The Hub Huddle: Growing and Gardening

News, info, thoughts and links from Lordship Hub, Lordship Rec and Central Tottenham

16th May 2020

Firstly, an appeal for your support to save Lordship Hub!
Lordship Hub has started a crowdfunding appeal in order to survive the long period of shutdown with no income and no state funding or insurance payout. We would like to ask you if you could donate towards our survival fund and share the link with friends and family. Many thanks, from all at Lordship Hub. Our target is £30,000 so please help us get there. Every little helps!!


We are so lucky in Lordship Rec to have access to such a variety of wildlife habitats. The Friends of Lordship Rec, with the support of TCV (The Conservation Volunteers) and other volunteers like Trees for Cities and Good Gym have helped to manage all the different areas of the Rec, organising volunteer work days in the Woodland, the meadows, the lake area, the river and the orchard and spinney. We would not be able to enjoy any of this without intervention from volunteers, the parks dept and contractors. Nature would have taken over completely!

Thriving meadow in the Rec with oxeye daisies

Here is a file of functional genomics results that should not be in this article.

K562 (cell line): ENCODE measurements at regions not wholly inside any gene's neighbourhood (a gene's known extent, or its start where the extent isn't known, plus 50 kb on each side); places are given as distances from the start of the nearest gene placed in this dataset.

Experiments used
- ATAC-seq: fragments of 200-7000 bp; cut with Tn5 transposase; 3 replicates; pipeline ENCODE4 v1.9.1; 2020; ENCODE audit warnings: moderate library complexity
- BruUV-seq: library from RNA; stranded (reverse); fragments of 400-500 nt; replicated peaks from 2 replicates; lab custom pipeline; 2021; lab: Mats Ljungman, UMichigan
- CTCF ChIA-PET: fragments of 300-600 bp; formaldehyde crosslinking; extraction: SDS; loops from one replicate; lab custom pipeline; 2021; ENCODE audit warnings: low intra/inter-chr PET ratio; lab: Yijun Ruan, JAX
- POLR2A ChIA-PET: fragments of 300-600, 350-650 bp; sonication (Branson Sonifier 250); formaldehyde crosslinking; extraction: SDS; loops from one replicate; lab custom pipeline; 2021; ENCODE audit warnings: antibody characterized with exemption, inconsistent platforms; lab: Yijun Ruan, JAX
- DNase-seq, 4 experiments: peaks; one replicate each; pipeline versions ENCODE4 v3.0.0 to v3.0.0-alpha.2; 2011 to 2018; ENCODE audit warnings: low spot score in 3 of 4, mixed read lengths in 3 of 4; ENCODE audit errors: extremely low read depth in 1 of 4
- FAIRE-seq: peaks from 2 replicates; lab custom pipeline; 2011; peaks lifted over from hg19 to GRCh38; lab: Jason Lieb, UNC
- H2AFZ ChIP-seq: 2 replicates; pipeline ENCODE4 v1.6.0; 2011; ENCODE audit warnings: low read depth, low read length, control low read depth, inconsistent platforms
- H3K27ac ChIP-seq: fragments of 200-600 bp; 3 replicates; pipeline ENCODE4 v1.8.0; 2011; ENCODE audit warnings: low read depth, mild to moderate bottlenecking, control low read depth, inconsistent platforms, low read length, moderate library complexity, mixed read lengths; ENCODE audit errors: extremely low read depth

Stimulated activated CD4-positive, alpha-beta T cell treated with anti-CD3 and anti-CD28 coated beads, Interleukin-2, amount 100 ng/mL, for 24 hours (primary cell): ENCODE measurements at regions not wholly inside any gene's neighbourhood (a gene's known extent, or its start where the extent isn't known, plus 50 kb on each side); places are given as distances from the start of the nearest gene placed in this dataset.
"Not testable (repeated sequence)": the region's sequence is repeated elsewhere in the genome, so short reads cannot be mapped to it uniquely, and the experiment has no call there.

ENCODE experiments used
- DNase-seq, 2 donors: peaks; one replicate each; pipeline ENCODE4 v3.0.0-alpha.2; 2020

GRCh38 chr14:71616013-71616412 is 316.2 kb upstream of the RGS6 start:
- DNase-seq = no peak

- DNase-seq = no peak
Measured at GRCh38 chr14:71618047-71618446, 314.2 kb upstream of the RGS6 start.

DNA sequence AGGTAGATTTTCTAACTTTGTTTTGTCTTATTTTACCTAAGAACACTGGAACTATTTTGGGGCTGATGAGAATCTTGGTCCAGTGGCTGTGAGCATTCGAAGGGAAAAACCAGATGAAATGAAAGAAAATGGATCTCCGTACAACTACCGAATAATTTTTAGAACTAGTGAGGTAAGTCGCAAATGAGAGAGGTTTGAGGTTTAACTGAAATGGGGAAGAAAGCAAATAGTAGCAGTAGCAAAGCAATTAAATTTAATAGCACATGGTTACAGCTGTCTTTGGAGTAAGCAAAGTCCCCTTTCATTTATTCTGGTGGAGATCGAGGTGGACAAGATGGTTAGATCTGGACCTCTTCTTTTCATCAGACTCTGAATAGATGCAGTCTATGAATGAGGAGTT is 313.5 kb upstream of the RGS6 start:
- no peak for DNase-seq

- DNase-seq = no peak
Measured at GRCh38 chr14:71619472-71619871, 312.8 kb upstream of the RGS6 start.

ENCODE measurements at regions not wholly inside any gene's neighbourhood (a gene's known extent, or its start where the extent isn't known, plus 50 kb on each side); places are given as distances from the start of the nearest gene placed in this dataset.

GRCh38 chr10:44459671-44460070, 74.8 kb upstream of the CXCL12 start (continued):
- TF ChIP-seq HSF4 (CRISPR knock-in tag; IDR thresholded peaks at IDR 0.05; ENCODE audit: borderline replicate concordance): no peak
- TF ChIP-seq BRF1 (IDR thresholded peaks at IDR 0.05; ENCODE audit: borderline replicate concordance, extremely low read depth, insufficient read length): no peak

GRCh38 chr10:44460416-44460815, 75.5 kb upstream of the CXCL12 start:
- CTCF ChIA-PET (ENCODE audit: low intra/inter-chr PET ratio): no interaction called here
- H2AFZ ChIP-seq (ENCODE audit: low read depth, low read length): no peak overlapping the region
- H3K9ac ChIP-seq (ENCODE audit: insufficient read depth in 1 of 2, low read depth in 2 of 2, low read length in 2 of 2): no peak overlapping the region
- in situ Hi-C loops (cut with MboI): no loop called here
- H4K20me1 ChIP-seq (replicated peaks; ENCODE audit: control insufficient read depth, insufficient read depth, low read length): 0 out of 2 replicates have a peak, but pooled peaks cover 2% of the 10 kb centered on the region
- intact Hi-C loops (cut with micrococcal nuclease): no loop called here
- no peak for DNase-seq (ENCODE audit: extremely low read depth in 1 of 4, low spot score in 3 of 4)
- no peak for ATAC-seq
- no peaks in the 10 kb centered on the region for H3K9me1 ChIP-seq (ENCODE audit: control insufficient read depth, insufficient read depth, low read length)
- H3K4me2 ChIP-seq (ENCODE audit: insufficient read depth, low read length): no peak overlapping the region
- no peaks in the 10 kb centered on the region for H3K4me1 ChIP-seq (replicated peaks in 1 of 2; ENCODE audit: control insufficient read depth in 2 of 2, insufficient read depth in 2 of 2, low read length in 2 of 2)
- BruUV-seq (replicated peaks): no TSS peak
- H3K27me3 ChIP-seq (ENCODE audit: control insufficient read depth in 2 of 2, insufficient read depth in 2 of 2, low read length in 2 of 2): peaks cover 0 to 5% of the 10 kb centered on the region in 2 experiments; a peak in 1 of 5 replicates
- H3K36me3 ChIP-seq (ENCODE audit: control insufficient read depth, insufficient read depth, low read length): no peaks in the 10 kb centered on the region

Gardening must rank as one of the most rewarding, enjoyable and healthiest pastimes you can have. It brings so many positives to your life. For some, gardening is a way of life, an escape from the pressures of life in their own space. It is a way of bringing colour and beauty into our lives and the lives of others. For others, who grow fruit, vegetables and herbs, it is a way of knowing that what you are eating is fresh and free from damaging chemicals. Gardening is also beneficial to wildlife, offering habitats and nutrition. If you don’t have a garden, you can use space in your home in pots and containers on window sills or balconies that can be just as rewarding or you can take part in community volunteering projects or, if you are lucky, get an allotment. To enquire about allotments see: